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The XX

I stood in the balcony to watch the XX play a show in 2010. The British band’s debut record had come out the previous year, and audiences on both sides of the Atlantic were falling in love with the band. Their quiet, breathy-voiced, strikingly intimate song “VCR” was on college radio constantly. Barely into their 20s, guitarist-singer Romy Madley Croft, bassist-vocalist Oliver Sim, and programmer Jamie Smith were doing their best to live up to the audience’s expectations. They had big white sheets hanging behind them, big black X’s projected here and there, and strobe lights flashing at key moments.

I watched from the balcony as the audience ate it up. I talked to several people afterward, all of them in their 20s, and they all agreed that it was an amazing performance. I thought it was pretty good, but mostly the XX sounded like a slowed-down, minimalistic version of the Cure, New Order, the Cocteau Twins, and other stuff I had listened to 20 years before, back when people really did use VCRs. Still, the audience seemed to genuinely love it. I figured I must be getting old and cranky.

Maybe I am. But hearing the XX’s recent follow-up, Coexist, I think I was onto something. The same atmospheric, minimalistic sound is there, but whatever novelty it had is gone. What’s worse, neither the beats nor the tunes seem to go anywhere. The lyrics, which were passable on the debut, now sound hackneyed.

It’s not a complete disaster. The XX still has a striking intimacy, particularly when Sim and Croft sing together. But the XX is going to have to work harder to win over the audience this time.

THE XX: Soma, Thursday, October 11, 7 p.m. 619-226-7662, $29 (sold out).

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I stood in the balcony to watch the XX play a show in 2010. The British band’s debut record had come out the previous year, and audiences on both sides of the Atlantic were falling in love with the band. Their quiet, breathy-voiced, strikingly intimate song “VCR” was on college radio constantly. Barely into their 20s, guitarist-singer Romy Madley Croft, bassist-vocalist Oliver Sim, and programmer Jamie Smith were doing their best to live up to the audience’s expectations. They had big white sheets hanging behind them, big black X’s projected here and there, and strobe lights flashing at key moments.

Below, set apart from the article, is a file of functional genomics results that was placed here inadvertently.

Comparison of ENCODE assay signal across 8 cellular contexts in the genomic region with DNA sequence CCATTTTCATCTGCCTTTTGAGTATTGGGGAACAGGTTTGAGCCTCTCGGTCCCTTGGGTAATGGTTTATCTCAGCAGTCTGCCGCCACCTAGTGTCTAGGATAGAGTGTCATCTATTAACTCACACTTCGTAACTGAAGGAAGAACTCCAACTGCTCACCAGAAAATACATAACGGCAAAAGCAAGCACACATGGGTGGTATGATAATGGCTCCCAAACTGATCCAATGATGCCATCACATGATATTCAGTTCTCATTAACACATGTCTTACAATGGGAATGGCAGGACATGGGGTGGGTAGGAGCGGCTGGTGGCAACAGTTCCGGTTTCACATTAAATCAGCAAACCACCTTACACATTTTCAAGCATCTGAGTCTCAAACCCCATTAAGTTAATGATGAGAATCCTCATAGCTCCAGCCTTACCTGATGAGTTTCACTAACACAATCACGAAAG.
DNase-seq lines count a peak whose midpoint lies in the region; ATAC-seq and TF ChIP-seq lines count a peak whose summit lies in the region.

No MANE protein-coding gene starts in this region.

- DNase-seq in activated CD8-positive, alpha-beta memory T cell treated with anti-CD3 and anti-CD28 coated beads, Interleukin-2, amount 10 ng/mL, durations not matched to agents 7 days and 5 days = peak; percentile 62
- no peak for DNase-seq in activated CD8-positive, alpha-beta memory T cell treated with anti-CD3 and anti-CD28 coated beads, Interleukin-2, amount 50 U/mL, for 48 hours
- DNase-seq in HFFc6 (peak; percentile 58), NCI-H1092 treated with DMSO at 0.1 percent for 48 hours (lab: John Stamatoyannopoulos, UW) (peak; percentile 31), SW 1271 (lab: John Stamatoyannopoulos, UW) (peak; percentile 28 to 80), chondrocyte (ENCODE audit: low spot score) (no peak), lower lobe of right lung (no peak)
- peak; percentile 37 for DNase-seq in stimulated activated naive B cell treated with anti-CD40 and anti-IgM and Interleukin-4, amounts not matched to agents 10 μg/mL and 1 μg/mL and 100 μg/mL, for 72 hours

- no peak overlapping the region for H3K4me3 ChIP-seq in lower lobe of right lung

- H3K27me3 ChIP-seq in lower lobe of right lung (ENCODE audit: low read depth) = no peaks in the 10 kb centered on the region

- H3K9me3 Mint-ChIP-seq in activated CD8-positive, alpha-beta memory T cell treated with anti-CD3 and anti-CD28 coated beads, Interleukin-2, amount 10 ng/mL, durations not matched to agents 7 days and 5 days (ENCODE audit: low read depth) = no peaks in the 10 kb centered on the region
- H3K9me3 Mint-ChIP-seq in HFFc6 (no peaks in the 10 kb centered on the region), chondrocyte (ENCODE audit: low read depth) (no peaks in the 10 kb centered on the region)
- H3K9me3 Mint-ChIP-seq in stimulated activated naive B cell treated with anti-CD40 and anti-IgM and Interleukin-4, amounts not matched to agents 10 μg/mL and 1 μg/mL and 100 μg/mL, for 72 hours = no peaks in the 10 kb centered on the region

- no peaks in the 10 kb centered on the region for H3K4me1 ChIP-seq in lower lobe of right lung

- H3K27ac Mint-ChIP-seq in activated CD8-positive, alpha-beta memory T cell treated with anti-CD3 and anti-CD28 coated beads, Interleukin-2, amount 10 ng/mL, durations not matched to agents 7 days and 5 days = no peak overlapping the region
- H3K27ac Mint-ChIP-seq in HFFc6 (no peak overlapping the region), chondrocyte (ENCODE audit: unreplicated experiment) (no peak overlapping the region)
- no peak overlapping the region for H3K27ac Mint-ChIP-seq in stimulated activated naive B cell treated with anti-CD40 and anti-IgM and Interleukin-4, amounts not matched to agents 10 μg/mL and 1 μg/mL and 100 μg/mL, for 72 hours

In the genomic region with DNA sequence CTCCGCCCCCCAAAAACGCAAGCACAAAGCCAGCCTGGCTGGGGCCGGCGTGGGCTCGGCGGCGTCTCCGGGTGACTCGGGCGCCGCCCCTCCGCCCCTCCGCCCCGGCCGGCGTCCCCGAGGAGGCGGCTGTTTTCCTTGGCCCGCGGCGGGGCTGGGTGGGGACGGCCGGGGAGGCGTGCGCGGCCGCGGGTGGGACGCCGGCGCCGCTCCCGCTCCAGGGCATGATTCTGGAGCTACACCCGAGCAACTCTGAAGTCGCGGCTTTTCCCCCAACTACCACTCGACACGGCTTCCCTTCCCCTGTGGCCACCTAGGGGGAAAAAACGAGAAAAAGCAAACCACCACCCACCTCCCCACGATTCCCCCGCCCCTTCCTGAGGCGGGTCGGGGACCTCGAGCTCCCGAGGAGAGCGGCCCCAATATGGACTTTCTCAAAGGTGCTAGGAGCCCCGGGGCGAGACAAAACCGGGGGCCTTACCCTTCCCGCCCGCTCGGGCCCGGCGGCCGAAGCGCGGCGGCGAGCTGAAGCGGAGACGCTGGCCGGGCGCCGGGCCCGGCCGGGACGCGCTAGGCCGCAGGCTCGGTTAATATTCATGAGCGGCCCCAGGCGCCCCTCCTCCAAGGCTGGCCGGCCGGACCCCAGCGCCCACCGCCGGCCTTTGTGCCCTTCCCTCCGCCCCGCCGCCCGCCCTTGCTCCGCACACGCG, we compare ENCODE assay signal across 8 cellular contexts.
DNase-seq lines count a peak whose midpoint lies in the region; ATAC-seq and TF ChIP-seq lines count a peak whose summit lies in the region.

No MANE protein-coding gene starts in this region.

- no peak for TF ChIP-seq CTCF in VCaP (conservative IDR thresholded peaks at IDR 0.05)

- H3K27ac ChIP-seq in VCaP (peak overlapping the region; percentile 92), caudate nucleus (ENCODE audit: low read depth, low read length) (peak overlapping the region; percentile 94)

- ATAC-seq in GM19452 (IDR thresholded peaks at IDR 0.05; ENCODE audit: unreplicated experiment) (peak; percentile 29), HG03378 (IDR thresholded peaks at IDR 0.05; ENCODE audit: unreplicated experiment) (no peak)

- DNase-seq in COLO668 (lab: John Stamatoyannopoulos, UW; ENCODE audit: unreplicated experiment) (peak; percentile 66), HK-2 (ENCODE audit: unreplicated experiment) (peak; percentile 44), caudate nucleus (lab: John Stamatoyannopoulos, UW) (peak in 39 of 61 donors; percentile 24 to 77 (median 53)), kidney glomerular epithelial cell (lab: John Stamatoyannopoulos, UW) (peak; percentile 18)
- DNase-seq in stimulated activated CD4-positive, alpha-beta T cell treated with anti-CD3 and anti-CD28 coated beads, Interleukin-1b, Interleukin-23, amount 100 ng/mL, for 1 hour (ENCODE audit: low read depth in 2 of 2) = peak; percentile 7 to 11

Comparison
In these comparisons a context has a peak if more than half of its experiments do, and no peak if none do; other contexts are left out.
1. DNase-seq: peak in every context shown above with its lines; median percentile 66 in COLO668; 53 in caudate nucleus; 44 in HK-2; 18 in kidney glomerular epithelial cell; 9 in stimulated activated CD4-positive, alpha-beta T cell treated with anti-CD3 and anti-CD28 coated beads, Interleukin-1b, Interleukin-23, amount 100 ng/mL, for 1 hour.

I watched from the balcony as the audience ate it up. I talked to several people afterward, all of them in their 20s, and they all agreed that it was an amazing performance. I thought it was pretty good, but mostly the XX sounded like a slowed-down, minimalistic version of the Cure, New Order, the Cocteau Twins, and other stuff I had listened to 20 years before, back when people really did use VCRs. Still, the audience seemed to genuinely love it. I figured I must be getting old and cranky.

Maybe I am. But hearing the XX’s recent follow-up, Coexist, I think I was onto something. The same atmospheric, minimalistic sound is there, but whatever novelty it had is gone. What’s worse, neither the beats nor the tunes seem to go anywhere. The lyrics, which were passable on the debut, now sound hackneyed.

It’s not a complete disaster. The XX still has a striking intimacy, particularly when Sim and Croft sing together. But the XX is going to have to work harder to win over the audience this time.

THE XX: Soma, Thursday, October 11, 7 p.m. 619-226-7662, $29 (sold out).

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